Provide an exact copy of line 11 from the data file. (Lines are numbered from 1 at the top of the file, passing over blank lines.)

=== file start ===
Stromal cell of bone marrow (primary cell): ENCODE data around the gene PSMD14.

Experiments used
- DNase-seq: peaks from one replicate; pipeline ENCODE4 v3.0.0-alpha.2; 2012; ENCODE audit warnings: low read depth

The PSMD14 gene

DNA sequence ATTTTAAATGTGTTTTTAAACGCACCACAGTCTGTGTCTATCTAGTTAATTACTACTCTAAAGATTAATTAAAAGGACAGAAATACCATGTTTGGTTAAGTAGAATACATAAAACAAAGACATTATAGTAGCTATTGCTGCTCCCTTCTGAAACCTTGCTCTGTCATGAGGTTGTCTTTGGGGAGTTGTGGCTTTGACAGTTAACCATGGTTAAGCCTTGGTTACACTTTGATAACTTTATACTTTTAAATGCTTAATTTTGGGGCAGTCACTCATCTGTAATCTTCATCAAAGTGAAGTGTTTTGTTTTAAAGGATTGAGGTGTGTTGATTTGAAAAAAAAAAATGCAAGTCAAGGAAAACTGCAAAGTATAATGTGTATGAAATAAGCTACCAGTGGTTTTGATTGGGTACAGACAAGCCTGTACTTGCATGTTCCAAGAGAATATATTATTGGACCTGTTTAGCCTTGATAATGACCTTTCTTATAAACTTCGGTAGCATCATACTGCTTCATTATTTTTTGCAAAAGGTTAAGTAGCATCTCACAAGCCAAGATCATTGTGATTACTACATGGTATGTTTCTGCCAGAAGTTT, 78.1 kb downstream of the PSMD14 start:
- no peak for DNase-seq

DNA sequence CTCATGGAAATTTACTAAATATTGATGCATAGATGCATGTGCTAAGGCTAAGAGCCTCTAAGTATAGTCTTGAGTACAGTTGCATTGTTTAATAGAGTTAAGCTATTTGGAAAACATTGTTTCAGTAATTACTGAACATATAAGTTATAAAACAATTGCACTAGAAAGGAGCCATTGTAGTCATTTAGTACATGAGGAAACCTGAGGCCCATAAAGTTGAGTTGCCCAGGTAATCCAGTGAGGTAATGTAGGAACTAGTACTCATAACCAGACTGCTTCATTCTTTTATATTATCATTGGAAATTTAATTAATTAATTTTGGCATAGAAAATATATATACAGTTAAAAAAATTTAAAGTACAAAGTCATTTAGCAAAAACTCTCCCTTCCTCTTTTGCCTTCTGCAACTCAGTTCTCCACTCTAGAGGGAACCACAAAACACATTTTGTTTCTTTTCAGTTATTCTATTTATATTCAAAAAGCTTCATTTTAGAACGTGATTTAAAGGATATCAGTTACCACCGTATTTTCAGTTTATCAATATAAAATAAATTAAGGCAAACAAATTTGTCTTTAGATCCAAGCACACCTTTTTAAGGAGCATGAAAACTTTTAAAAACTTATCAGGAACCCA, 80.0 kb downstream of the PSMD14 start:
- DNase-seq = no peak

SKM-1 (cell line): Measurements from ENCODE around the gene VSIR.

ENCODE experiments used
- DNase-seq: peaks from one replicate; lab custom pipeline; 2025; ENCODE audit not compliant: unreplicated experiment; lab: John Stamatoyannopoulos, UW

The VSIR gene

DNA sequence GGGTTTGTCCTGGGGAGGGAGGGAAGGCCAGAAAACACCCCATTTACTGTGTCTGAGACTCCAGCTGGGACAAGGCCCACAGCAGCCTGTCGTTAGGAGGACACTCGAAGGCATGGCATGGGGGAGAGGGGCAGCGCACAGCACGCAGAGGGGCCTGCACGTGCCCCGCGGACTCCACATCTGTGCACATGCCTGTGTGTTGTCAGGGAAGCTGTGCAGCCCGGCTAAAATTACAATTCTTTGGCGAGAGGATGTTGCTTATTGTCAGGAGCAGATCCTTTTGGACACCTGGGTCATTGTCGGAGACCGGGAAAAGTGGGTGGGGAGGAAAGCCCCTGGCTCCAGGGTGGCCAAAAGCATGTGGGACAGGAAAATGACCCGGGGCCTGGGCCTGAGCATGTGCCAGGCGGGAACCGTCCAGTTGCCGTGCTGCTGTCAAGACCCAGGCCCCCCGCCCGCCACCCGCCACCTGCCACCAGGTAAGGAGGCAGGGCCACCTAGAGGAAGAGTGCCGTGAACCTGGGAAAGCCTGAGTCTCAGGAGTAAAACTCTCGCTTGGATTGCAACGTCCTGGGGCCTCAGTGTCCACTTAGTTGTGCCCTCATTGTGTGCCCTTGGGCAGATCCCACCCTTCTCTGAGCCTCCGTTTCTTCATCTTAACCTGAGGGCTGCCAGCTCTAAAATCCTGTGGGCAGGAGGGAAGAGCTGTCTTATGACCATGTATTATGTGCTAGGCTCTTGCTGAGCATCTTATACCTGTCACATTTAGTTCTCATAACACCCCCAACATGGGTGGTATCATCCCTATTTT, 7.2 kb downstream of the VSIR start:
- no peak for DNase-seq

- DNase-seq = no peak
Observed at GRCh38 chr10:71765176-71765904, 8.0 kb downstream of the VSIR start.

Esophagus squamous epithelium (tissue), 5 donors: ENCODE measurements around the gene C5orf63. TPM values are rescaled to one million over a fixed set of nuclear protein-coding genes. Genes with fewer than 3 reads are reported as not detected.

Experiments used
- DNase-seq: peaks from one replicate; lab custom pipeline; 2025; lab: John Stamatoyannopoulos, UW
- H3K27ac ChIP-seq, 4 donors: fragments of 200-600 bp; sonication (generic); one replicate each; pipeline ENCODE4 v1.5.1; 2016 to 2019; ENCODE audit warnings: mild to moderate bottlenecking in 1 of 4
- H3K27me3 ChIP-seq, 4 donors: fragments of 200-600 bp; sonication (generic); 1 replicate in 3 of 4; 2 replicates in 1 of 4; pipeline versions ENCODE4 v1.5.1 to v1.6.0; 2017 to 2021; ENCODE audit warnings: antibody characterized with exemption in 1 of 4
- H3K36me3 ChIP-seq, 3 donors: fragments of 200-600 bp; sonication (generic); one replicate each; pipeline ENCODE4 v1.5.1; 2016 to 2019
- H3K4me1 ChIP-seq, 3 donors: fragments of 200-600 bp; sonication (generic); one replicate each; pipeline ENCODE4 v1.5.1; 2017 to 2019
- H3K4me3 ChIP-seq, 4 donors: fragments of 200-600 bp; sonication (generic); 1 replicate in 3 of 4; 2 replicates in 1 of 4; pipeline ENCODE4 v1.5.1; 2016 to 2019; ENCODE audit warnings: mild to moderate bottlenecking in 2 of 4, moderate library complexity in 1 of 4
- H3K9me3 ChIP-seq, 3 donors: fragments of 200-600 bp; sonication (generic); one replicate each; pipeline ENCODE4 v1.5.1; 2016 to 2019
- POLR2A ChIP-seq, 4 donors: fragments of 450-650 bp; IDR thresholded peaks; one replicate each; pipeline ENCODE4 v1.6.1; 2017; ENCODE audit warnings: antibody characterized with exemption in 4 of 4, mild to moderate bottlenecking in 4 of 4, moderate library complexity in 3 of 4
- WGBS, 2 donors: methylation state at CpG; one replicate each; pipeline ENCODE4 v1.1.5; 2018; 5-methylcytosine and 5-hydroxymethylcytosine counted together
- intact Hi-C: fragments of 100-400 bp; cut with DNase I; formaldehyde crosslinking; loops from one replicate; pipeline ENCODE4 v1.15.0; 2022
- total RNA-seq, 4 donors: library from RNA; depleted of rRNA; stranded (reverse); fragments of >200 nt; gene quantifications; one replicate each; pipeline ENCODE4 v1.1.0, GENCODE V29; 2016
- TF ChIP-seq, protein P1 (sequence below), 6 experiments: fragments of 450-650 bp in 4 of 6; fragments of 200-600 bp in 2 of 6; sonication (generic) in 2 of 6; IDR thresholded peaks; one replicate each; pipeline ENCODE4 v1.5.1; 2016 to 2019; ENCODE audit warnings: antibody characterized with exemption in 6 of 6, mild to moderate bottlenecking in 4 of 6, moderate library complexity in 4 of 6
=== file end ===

- DNase-seq: peaks from one replicate; lab custom pipeline; 2025; ENCODE audit not compliant: unreplicated experiment; lab: John Stamatoyannopoulos, UW